Prayer is…talking to my friend “The Almighty!”

#prayer #MostPowerfulTool #TalkingToGod
The Lord left us a sample of how we should pray. Not a directive to pray this a thousand times to bless others, Will you pray with me?
 Sometimes we forget these fundamental truths of God’s word. He does not want us to repeat His name 30 times as we pray for Him to hear us. He is The Almighty He understands us before we even form the words in our mouths. He just wants us to cry out to Him with a humble, broken, and contrite heart. Friends, we must pray believing that God loves us! We must go to Him in prayer in the same way that we would go to a friend.
  1. Sometimes we talk to our friends about the great experiences we have had.
  2. Sometimes we talk to our friends about a life crisis, and we just want to know that someone will be there to go through that crisis with us.
  3. Sometimes we talk to our friend for help. We go to them knowing that it is within their ability to help us.
  4. Sometimes we go to a friend just to have a person who will listen intently to us while we unburden ourselves. Sometimes just hearing what is on our hearts tell how unreasonable we are.
  5. Sometimes we go to a friend to help us understand what is happening to someone whom we love.

When we talk to our friends, do we repeat their names in every sentence? Then why do we think that we should do that when we pray to Our Heavenly Father? Mainly, because we copy the praying style of others and not the one God gave us.  Can we use any of the above scenarios when we pray to The Lord God Almighty who is our eternal life long friend? Certainly! So, remember that God is your friend. Yes, we must revere and fear Him, but we should never DREAD Him! Why? When we are in dread of someone we never truly unburden our hearts to them. God wants us to be able to do that, and He wants more than anything for us to want to do His will here on earth, just like the angels do in heaven.

GOD’S love for humanity!


This is about a modern man, one of us. He was not a Scrooge. He was a kind, decent, mostly good man. He was generous to his family, upright in his dealings with other men, but he did not believe in all that incarnation stuff which the churches proclaim at Christmas time. It just didn’t make sense, and he was too honest to pretend other wise. He just could not swallow the Jesus story and God’s coming to earth as a man. “I am truly sorry to distress you,” he told his wife, “but I am not going with you to church this Christmas Eve.” He said he’d feel like a hypocrite, so he would much rather stay home. He stayed.

They went. Shortly after the family drove away, snow began to fall. He went to the window to watch the flurries getting heavier and heavier and then went back to his fireside chair to read his newspaper. Minutes later he was startled by a thudding sound, then another, then another. At first he thought someone must be throwing snowballs against his living room window. When he went to the front door to investigate, he found a flock of birds huddled miserably in the snow. They had been caught in the storm and in a desperate search for shelter had tried to fly though his large land-scape window.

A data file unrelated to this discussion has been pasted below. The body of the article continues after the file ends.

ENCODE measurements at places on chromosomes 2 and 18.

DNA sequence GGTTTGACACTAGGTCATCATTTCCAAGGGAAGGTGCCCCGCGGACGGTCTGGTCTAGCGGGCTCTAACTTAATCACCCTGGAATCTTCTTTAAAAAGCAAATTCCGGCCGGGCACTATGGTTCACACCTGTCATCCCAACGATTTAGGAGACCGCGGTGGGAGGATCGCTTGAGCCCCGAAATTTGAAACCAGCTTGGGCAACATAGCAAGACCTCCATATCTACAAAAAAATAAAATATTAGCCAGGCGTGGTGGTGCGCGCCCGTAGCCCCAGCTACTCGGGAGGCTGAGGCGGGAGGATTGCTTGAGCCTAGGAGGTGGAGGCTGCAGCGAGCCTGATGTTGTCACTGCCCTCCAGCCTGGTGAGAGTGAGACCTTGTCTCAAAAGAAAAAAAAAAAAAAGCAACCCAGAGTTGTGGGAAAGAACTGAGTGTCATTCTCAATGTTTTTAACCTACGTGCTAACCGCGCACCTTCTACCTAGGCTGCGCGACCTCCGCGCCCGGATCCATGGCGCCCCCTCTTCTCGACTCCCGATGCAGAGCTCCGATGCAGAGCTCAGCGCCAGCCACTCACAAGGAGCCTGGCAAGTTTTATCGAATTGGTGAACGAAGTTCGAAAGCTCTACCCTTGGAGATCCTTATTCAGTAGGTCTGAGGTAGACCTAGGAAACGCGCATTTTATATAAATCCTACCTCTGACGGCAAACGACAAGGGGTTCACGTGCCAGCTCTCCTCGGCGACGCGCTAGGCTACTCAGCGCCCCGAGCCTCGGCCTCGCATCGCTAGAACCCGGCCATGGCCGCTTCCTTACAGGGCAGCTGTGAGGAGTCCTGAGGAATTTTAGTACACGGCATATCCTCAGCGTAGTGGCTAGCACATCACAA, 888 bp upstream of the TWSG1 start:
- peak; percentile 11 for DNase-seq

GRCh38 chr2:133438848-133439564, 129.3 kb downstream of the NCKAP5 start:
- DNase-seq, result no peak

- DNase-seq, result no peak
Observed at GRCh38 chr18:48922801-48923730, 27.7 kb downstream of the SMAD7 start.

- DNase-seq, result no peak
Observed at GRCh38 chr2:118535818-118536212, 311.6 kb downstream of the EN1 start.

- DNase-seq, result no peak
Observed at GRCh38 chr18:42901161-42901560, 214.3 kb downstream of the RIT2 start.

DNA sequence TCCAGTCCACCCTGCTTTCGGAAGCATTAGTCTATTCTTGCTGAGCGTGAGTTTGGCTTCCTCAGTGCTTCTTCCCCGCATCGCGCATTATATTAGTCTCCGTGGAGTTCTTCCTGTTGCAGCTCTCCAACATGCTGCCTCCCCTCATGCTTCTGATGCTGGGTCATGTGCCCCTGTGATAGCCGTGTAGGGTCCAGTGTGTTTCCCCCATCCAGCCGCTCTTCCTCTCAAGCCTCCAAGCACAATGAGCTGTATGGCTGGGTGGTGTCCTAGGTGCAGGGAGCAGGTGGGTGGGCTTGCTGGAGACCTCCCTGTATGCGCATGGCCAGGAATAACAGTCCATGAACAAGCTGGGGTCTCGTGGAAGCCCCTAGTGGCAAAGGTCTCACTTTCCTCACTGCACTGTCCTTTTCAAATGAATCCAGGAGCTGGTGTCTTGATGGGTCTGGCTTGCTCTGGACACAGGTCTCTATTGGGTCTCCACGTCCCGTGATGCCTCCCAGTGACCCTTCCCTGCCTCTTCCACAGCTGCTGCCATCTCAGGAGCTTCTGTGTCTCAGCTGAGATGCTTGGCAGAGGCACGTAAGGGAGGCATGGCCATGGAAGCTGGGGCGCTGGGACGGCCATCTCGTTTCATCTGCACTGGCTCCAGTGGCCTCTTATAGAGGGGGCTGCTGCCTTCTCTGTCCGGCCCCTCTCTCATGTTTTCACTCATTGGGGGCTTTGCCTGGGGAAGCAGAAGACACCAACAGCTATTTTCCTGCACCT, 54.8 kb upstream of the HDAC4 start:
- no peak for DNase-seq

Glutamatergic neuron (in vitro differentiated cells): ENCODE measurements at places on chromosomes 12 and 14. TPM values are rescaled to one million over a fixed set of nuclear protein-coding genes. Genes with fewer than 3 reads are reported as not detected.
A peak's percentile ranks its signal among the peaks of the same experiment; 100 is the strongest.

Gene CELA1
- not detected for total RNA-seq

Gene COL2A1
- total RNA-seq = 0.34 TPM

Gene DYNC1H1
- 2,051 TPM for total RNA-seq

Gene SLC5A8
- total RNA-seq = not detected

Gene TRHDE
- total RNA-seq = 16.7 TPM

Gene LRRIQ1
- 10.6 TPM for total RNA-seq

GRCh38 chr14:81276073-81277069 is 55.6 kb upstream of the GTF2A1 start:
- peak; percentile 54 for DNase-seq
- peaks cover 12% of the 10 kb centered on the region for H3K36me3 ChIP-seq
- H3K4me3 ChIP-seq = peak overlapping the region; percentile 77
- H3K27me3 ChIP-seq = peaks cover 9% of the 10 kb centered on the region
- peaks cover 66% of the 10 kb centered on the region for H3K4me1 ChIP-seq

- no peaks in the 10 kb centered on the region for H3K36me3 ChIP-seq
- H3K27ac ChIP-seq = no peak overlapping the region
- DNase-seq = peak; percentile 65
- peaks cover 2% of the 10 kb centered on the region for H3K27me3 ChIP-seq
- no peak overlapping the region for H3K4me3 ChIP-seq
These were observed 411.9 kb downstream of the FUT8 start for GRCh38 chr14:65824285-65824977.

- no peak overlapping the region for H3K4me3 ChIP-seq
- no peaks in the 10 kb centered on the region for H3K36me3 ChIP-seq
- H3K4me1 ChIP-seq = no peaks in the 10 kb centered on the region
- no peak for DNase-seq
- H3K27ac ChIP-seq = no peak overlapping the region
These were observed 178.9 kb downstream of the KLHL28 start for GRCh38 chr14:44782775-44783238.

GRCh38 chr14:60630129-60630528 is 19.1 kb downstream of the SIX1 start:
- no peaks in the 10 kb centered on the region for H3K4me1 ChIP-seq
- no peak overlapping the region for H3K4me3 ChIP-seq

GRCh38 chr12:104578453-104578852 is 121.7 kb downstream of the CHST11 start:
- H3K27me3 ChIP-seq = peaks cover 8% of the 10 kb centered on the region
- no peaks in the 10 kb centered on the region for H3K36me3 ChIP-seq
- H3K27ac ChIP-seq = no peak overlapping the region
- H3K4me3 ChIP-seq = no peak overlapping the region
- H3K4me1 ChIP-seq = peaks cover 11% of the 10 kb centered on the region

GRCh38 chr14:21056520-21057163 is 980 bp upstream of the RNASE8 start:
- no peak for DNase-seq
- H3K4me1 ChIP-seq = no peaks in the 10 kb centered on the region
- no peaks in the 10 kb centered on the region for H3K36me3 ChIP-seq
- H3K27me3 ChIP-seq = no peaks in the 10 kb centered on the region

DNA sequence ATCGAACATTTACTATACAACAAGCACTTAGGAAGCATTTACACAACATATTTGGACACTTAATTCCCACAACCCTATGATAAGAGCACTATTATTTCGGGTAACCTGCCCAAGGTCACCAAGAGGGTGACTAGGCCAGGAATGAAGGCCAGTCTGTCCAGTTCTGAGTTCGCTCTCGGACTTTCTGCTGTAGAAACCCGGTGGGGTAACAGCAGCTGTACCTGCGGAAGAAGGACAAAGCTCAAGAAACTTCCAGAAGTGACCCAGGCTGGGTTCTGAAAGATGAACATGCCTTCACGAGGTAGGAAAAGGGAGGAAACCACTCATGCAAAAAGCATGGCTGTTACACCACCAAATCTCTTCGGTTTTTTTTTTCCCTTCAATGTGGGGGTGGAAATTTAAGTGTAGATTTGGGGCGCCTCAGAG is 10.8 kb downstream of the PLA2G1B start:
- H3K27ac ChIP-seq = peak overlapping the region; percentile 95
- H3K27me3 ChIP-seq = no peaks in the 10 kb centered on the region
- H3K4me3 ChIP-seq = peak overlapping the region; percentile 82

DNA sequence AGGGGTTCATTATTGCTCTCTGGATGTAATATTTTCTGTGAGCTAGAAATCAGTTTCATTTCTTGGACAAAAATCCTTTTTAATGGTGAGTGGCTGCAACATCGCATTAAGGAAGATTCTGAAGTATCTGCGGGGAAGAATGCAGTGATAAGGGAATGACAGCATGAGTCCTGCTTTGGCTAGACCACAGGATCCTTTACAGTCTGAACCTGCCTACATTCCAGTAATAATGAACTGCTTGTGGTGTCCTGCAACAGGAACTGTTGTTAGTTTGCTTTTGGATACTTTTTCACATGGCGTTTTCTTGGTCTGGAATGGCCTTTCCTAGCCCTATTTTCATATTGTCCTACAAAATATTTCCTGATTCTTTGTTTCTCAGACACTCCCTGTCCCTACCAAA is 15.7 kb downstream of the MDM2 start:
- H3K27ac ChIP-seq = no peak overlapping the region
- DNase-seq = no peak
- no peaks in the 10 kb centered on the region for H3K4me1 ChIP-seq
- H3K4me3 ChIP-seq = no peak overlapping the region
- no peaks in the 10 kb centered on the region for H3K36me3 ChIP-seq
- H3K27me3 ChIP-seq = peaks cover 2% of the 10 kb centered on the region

He had compassion for them and wanted to help them. He couldn’t let the poor creatures lie there and freeze. He remembered the barn where his children stabled their pony that would provide a warm shelter if he could direct the birds into it. He quickly put on his coat and galoshes and tramped though the deepening snow to the barn. He opened the doors wide and turned on a light. But the birds did not come in. He figured food would entice them in. He hurried back to the house to fetch bread crumbs to sprinkle on the snow, in order to make a trail to the yellow-lighted wide-open doorway of the stable. But to his dismay the birds ignored the bread crumbs and continued to flop around helplessly in the snow. He tried catching them. He tried shooing them into the barn by walking around them waving his arms. Instead they scattered in every direction—except into the warm, lighted barn.

Then he realized they were afraid of him. “To them,” he reasoned, “I am a strange and terrifying creature. If only I could think of some way to let them know they can trust me, that I’m not trying to hurt them, but to help them.” How? Any move he made tended to frighten them, confuse them. They just would not follow. They would not be led or shooed because they feared him. He thought, If I could mingle with them and speak their language and tell them not to be afraid and show them the way to the safe, warm barn. But I’d have to be one of them so they could see and hear and understand. If only I could be a bird myself. At that moment, the church bells began to ring. The sound reached his ears above the sounds of the wind. He stood there listening to the bells playing “Adeste Fidelis,” pealing the glad tidings of Christmas. And he sank to his knees in the snow. At last, he understood God’s heart towards mankind, and he fell on his knees in the snow. He had come to know the One who became one of us just to save us.

McRaney, Will (2003-05-01). The Art of Personal Evangelism (p. 23-25). B&H Publishing. Kindle Edition.

Can I love like this?

You Are Not The Only One

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